The scheme gives a government guarantee to buyers with a small deposit saved up, making banks more willing to lend and increasing the range of mortgages on offer.
But the scheme could also artificially push up house prices, with the Council of Mortgage Lenders (CML) warning more building is needed.
“There has been no year in the last decade or more in which the rate of construction has met the estimated growth in demand,” the bank and building society group said.
“The annual supply of new housing currently adds considerably less than one per cent to the housing stock – so even measures with the potential to increase new supply significantly can have only a very small impact in the short term on housing need and costs.”
Loans are now available from RBS and NatWest, as well as Lloyds’ Halifax brand. HSBC will join later this year. Virgin Money and Aldermore will offer loans under the scheme in the New Year, when the guarantees were originally intended to start before the chancellor brought it forwards.
In exchange for the guarantees, the banks – and so the borrowers – will pay a fee. For borrowers with a deposit of five to 10 per cent, that will be 0.9 per cent of the loan. For those with 10 to 15 per cent it will be 0.46 per cent, a for those with a deposit of 15 to 20 per cent it will be 0.28 per cent.
The guarantee means the government covers losses on up to 15 per cent of the mortgage, for the first seven years of the loan.
The banks which sign up to give loans in any one of those three loan-to-value brackets must commit to putting all loans of that size through the scheme, to avoid the Treasury being left only with bad loans and the banks taking the best quality mortgages.
And the lenders must apply tougher tests to borrowers to make sure they can afford the loans, including checking they can afford payments when interest rates rise in several years’ time.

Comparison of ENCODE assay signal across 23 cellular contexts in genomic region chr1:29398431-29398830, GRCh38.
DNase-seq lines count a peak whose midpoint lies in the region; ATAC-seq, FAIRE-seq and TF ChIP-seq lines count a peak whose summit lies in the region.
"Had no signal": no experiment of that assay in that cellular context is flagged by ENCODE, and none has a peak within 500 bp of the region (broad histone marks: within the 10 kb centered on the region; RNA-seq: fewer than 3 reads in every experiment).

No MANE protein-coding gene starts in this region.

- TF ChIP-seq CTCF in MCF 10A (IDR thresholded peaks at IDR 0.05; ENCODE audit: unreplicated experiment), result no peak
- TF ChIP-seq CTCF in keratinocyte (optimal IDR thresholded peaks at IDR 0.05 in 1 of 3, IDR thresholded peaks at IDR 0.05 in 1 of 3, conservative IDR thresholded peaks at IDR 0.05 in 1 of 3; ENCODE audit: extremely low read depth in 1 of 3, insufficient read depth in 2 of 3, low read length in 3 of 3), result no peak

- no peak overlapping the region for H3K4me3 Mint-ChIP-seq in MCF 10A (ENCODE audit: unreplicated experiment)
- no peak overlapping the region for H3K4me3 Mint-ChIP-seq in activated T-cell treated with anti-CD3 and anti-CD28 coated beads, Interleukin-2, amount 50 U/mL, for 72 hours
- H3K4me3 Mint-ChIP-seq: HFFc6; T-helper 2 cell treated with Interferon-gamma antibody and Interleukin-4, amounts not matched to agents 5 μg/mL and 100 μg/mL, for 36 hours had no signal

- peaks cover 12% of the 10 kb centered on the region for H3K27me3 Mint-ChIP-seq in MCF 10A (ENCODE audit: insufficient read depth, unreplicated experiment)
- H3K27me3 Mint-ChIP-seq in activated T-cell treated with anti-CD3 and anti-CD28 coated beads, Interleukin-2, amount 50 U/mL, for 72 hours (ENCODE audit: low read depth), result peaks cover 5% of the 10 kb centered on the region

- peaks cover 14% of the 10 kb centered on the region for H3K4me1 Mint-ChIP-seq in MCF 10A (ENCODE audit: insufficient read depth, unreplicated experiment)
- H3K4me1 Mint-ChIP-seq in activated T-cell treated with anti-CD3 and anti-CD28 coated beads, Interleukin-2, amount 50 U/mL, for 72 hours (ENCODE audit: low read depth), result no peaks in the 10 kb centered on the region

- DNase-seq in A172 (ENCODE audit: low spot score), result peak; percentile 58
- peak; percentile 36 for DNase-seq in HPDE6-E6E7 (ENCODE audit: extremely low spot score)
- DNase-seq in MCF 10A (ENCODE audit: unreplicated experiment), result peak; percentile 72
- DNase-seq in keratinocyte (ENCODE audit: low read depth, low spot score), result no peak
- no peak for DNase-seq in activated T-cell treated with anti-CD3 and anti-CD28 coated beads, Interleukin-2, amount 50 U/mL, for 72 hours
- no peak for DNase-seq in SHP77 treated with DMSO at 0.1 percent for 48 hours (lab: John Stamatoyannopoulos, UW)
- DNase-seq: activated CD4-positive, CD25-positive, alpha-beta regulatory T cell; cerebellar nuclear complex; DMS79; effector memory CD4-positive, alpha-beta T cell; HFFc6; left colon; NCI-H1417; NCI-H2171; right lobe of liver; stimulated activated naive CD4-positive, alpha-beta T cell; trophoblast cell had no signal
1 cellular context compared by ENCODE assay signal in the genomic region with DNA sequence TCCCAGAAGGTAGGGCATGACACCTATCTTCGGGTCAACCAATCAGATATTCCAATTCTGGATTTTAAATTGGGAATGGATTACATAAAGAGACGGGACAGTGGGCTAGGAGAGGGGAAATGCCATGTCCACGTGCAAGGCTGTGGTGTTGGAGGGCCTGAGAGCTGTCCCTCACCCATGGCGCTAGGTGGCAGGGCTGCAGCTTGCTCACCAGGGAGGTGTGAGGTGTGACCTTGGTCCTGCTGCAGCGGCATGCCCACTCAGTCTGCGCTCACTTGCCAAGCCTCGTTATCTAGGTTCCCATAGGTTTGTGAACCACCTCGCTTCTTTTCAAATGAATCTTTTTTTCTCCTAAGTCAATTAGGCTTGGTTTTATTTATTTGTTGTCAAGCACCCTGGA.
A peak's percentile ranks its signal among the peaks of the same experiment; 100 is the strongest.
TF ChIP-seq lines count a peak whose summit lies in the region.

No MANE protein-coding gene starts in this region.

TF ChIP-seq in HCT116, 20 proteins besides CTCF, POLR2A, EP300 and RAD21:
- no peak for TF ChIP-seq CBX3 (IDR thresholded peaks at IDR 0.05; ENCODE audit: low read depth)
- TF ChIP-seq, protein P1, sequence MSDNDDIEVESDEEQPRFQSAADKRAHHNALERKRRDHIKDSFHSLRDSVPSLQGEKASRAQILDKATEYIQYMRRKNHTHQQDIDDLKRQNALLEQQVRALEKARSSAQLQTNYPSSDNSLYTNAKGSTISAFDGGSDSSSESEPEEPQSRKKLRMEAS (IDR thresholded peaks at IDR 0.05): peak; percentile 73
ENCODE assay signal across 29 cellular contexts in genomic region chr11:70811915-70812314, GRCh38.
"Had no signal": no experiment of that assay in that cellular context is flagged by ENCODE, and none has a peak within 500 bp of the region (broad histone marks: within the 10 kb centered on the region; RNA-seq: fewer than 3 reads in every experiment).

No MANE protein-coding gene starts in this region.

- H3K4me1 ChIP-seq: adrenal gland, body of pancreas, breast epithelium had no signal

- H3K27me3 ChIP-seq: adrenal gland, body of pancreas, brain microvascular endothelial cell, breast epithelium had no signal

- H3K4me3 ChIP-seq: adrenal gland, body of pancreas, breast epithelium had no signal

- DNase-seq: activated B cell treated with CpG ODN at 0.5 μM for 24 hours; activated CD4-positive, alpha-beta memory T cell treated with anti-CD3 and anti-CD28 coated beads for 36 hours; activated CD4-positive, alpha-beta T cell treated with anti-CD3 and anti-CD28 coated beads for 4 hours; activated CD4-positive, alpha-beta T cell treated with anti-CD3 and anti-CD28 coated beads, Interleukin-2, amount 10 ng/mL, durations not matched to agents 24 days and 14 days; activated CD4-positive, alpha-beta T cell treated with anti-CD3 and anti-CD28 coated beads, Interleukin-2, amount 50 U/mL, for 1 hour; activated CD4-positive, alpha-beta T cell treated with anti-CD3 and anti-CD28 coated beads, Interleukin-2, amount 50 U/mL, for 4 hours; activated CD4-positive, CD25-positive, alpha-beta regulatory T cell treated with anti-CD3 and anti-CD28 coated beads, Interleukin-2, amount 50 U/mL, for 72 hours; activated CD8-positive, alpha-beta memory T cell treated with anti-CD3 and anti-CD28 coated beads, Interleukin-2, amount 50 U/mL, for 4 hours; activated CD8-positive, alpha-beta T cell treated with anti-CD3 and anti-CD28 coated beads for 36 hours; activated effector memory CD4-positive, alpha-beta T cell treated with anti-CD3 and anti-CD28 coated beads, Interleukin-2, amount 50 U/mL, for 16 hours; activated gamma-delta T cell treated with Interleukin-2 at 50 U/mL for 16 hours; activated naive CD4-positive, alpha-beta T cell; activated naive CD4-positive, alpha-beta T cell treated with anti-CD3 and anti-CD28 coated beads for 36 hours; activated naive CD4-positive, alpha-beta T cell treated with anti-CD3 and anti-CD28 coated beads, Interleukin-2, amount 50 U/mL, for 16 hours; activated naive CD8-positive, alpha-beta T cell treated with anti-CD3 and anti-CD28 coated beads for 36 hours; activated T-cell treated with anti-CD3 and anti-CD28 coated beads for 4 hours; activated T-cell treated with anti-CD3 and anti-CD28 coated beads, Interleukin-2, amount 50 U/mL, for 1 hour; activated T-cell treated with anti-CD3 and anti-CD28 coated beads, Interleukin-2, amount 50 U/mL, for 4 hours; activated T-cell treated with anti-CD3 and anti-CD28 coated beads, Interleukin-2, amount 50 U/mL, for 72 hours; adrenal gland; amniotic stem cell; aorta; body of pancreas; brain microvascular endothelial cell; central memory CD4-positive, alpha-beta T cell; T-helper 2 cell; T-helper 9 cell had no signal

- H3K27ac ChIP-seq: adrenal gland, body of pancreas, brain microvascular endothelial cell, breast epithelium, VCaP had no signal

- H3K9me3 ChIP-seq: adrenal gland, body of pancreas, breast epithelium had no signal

HOW THE SCHEME WORKS
Banks pay the government for a guarantee. If the customer defaults on their mortgage, the government covers almost all of the guaranteed portion.
This guaranteed portion will be up to 15 per cent of the mortgage. In the event of a default, the Treasury will refund the banks for almost all of portion.
The scheme is split into three tranches: 90 to 95 per cent mortgages; 85 to 90 per cent; and 80 to 85 per cent.
The fee varies for each, at 0.9 per cent of the loan at the top end, 0.46 per cent in the middle and 0.28 per cent at the bottom end.
It is expected that the fees cover the cost of the scheme and defaults exactly, leaving the Treasury with no profit or loss. If it looks like that break-even point will be missed, the Treasury can raise or cut the fee to match.
When banks sign up to offer loans with the scheme for any one or more of the tranches, all loans at the relevant loan to value ratio must go through the scheme.
That is to avoid what banks choosing to keep the best quality loans for themselves, leaving the Treasury only guaranteeing the worst mortgages.
The banks do get some cost relief when they make these loans. Instead of facing a hefty capital requirement charge for issuing risky, high loan-to-value mortgages, the government guarantee means they are treated as relatively safe and so cost less.
The guarantee lasts for the first seven years of the mortgage. After that the expectation is the borrower will have built up equity in the home and no longer need the support of the guarantee.